Before travel, be sure you and your children are up to date on all routine immunizations according to schedules approved by the Advisory Committee on Immunization Practice (ACIP). See the schedule for adults and the schedule for infants and children. Some schedules can be accelerated for travel.
See your doctor at least 4–6 weeks before your trip to allow time for shots to take effect. If it is less than 4 weeks before you leave, you should still see your doctor. It might not be too late to get your shots or medications as well as other information about how to protect yourself from illness and injury while traveling.
The preventive measures you need to take while traveling in Western Europe depend on the areas you visit and the length of time you stay. For most areas of this region, you should observe health precautions similar to those that would apply while traveling in the United States.
In 2004-2005 there has been a marked increase in reported cases of mumps in the United Kingdom. Tickborne encephalitis, a viral infection of the central nervous system, occurs in Austria, Germany, Finland, Sweden, Switzerland, Denmark (only on the island of Bornholm); a few cases have also been reported from Italy, Norway, and France. Travelers are at risk who visit or work in forested areas during the summer months and who consume unpasteurized dairy products. The vaccine for this disease is not available in the United States at this time. To prevent tickborne encephalitis, as well as Lyme disease, travelers should take precautions to prevent tick bites (see below).
Leishmaniasis (cutaneous and visceral) is found in countries bordering the Mediterranean, with the highest number of cases from Spain, where it is an important opportunistic infection in HIV-infected persons.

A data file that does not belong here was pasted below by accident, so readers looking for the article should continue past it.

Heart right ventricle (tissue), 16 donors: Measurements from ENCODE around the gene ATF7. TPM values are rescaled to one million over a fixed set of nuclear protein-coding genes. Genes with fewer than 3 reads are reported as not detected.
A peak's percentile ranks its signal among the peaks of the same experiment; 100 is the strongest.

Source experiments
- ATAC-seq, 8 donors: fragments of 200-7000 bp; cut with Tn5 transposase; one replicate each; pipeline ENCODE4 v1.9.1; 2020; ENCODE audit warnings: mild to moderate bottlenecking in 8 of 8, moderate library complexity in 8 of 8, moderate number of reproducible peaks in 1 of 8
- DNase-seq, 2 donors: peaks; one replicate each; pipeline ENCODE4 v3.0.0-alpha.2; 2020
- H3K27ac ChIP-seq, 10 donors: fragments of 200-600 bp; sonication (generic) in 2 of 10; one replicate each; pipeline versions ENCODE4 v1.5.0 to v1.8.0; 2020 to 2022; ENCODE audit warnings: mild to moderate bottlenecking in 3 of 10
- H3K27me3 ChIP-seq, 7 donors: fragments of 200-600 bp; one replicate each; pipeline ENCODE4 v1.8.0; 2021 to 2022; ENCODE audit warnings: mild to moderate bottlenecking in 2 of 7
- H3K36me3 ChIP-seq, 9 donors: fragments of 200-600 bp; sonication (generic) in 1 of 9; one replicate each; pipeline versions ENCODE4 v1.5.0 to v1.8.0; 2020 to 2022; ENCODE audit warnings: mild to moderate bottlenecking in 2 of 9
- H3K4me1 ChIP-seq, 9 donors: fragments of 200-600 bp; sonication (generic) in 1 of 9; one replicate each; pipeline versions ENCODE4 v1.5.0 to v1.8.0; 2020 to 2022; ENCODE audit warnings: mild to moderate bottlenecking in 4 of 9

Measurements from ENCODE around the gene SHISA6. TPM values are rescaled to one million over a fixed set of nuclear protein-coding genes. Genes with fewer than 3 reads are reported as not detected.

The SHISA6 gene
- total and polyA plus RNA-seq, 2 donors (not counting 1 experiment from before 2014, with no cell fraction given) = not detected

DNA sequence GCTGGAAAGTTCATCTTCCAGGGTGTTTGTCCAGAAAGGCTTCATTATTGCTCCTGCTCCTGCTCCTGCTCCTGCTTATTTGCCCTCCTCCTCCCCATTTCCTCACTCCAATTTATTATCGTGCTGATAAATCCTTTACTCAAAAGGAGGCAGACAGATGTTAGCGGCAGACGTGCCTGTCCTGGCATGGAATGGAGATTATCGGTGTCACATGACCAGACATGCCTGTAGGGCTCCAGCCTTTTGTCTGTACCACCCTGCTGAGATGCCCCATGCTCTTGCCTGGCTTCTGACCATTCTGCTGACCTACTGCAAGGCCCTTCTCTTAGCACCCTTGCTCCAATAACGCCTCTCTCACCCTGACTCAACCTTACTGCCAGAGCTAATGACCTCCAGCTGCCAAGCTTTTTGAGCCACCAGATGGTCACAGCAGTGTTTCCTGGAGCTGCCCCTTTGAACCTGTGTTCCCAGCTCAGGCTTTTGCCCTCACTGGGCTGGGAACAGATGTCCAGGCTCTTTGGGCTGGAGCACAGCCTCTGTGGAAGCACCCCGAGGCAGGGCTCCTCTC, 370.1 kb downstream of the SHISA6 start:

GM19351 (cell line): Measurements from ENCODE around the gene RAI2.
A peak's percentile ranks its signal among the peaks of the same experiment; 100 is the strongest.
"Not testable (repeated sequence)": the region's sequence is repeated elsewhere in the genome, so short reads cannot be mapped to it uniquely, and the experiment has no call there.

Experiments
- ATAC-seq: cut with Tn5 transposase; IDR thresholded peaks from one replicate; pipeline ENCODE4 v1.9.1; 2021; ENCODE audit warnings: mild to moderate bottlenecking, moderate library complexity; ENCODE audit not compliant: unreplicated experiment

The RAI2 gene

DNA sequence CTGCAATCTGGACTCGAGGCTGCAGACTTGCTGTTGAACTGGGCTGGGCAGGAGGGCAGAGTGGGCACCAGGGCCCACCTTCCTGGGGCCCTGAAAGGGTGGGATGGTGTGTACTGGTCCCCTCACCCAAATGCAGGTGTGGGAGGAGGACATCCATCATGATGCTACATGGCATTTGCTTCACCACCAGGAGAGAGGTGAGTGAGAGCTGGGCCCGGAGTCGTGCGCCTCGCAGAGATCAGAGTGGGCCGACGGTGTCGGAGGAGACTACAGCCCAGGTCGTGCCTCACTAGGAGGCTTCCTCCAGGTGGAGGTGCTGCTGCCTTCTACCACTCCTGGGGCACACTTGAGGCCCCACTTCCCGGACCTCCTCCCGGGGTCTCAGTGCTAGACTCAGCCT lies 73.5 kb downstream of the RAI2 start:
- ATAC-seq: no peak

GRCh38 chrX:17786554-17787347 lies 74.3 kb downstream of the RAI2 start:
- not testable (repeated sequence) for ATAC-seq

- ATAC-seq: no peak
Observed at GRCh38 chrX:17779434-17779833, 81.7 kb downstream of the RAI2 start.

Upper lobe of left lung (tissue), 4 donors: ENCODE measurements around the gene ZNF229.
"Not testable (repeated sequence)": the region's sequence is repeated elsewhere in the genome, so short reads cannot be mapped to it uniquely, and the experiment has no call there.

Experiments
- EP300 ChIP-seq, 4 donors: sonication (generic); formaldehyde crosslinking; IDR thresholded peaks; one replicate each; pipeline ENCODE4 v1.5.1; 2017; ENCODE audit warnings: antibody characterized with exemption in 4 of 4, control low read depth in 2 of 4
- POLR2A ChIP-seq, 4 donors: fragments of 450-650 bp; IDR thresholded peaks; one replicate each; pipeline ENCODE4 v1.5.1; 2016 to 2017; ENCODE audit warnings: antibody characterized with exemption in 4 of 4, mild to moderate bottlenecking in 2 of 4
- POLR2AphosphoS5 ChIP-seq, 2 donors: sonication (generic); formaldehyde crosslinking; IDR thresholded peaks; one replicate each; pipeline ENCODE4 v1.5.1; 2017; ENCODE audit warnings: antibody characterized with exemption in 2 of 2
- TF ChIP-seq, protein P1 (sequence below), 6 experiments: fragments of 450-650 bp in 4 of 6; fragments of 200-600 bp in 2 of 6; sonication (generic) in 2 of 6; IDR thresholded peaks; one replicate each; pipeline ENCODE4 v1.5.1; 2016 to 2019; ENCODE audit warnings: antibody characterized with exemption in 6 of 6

Legionnaries disease, caused by the Legionella bacterium, is sporadic; some outbreaks have involved tourists at resort hotels.
There is no risk for yellow fever in Western Europe. A certificate of yellow fever vaccination is required for entry into the Azores, Madeira, and Malta if you are coming from countries in South America or sub-Saharan Africa where yellow fever is endemic. For detailed information, see Comprehensive Yellow Fever Vaccination Requirements. Also, find the nearest authorized U.S. yellow fever vaccine center.
Make sure your food and drinking water are safe. Food and waterborne diseases are the primary cause of illness in travelers. Travelers’ diarrhea can be caused by viruses, bacteria, or parasites, which are found throughout Western Europe and can contaminate food or water.
Variant Creutzfeldt-Jacob (in animals bovine spongiform encephalopathy/mad-cow disease) cases have been reported primarily from the United Kingdom, though a small number of cases have been reported from other countries. Large outbreaks of trichinosis have occurred; outbreaks in France have been linked to horsemeat.
Additional information: see the Safe Food and Water page for a list of links.
Motor vehicle crashes are a leading cause of injury among travelers. Protect yourself from motor vehicle injuries: avoid drinking and driving; wear your safety belt and place children in age-appropriate restraints in the back seat; follow the local customs and laws regarding pedestrian safety and vehicle speed; obey the rules of the road; and use helmets on bikes, motorcycles, and motor bikes. Avoid boarding an overloaded bus or mini-bus. Where possible, hire a local driver.
Travelers should take the following precautions
If you become ill after your trip—even as long as a year after you return—tell your doctor where you have traveled.
Important: This document is not a complete medical guide for travelers to this region. Consult with your doctor for specific information related to your needs and your medical history; recommendations may differ for pregnant women, young children, and persons who have chronic medical conditions.Date: August 1, 2005